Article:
What has helped more broadly is the investment the business has made in behavioural change. Improving Behaviours Improving Performance (IBIP) is a cross Highways sector initiative to introduce and practice more collaborative behaviours. The initial approach was capturing current experience within teams through a survey, and using the data to facilitate a behavioural workshop with the team: to explore the impact of behaviours that damage collaboration and commit to personal and team changes to improve team working. The framework and toolkit have been refined and tailored over time, but the basic premise has remained: coaches and facilitators from across the sector trained to enable teams to talk about their behaviours honestly and commit to change.
Even small changes have positive impacts, and most of the IBIP changes are not rocket science. Pick up the phone rather than email by default, make the effort to co-locate and get to know your colleagues in integrated teams. This investment has had some high profile successes in delivery (the A14 Cambridge to Huntingdon Improvement Scheme is a case in point); but it’s biggest impact has been on our wider culture – it’s OK to talk about behaviours and feelings in a way it really wasn’t when I first came to Highways. It’s more important to collaborate and all get there safely than it is to get ahead on your own.
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The culture is changing slowly around us, the rituals and routines becoming more collaborative and inclusive, the stories more focused on how we do things rather than just the outcomes. Not enough yet to truly encourage rich knowledge sharing across silo boundaries, from one region or programme to another, from one directorate to another; but heading in the right direction.
We’re starting now to scope out a Knowledge Champion role to support our intentions for wider conversation and people activity. People who can promote better practice, spot those experiences ripe for capture as a case study or scenario, advocate and facilitate local activity to feed into a wider network of champions. Quid pro quo, support to learn and practise coaching and facilitation skills, a great way to capture evidence for your Continual Professional Development log, build your network and spot opportunities to develop your career. Alongside that, we will recruit Subject Matter Advisers to assure the quality of what we capture and share – what can sit as an example of great practice or a useful tool on our SharePoint Knowledge Management site? What needs to feed back into improving our standards and processes? What can they share with our champions to raise up our collective understanding? Evidence that we are listening to our project delivery colleagues, their voices are all important and their contributions valued.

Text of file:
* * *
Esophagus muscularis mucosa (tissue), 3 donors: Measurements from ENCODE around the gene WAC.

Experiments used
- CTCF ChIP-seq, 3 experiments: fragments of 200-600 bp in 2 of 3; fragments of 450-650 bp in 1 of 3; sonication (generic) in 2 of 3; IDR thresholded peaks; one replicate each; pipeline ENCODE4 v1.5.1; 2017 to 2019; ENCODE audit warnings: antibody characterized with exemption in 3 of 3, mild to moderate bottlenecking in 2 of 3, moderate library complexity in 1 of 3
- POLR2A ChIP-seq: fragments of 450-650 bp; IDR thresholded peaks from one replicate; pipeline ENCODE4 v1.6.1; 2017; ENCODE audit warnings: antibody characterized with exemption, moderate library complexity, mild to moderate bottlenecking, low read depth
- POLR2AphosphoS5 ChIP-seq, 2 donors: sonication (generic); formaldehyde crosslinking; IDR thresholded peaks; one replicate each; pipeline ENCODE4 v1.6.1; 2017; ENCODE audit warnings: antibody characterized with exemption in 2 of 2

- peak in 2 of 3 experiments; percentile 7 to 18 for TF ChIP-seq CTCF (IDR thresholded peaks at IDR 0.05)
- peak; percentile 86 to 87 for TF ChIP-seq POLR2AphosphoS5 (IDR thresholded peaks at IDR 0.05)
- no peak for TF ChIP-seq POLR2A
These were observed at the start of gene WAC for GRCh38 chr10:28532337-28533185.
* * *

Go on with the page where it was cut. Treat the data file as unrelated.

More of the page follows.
It was never true that what happened in Vegas would stay in Vegas (or what is discussed in Davos always stays there.). The challenge is to share the good and the bad, both in the moment of honest discussion to check and challenge, and in the longer term sustainably through champions and online resources. The blockers are still there: the experience rich are often time poor, some will talk the talk without walking the walk, it takes time and focus for behavioural change to become the new normal. But the effort is worth it.
Vegas may look to be all schmaltz and sequins, but it needs a lot of efficient and motivated staff working safely together to deliver that experience. I want the same.”
What’s coming up
Week 3: My perfect Zoom background is . . .
- How are we adapting to the challenges of working in a virtual world?
Week 4: Can we truly solve complex problems.
- Is the real challenge for us all to be able to adapt to and embrace future complexity, rather than try and fix it?
Complexity – if you can’t beat it, adapt!
Join us at 13.00 BST on Thursday 28th May for a Zoom Live conversation to explore the themes Martin in airing in his blog series. We are learning that complexity isn’t something to be solved but something to which we need to adapt. During the live call we’ll discuss together what does adaptation mean for you in terms of project organization, team working and personal capability?
Read Martin’s other posts in this series
About Martin Sherlock
Currently I work as a Knowledge Manager in our Major Projects directorate. (On the side I co-chair the staff LGBT+ network). As Knowledge Manager I am part of a small central team focused on developing and maintaining the specialist skills, knowledge, systems and reporting needed to underpin and assure a large construction programme. My colleagues in the wider business are responsible for operating, maintaining and enhancing the Strategic Road Network for England. Our work is shaped by our licence to operate and our delivery plan – in other words, are we spending public money wisely and efficiently to deliver the programme of work to a standard agreed with our shareholder and our regulator.
I came to Knowledge Management with a background in advice work, learning and development and professional capability; which turned out to be a really good grounding. From advice work I learned to listen to people, pay attention to their needs, assessing the merits of requests and finding ways of meeting the reasonable / realistic ones. From L&D, understanding of different learning styles, preferences, how to coach and develop people to improve behaviours and understanding, capture content in formats people can learn from. In professional capability, I spent time getting to grips with our professional standards, the importance of effective governance and assurance, the knowledge that there will always be a learning curve to navigate. All three gave me an understanding of the importance of getting the foundations right before moving on to the people focus and relationships that give me the real challenges I enjoy.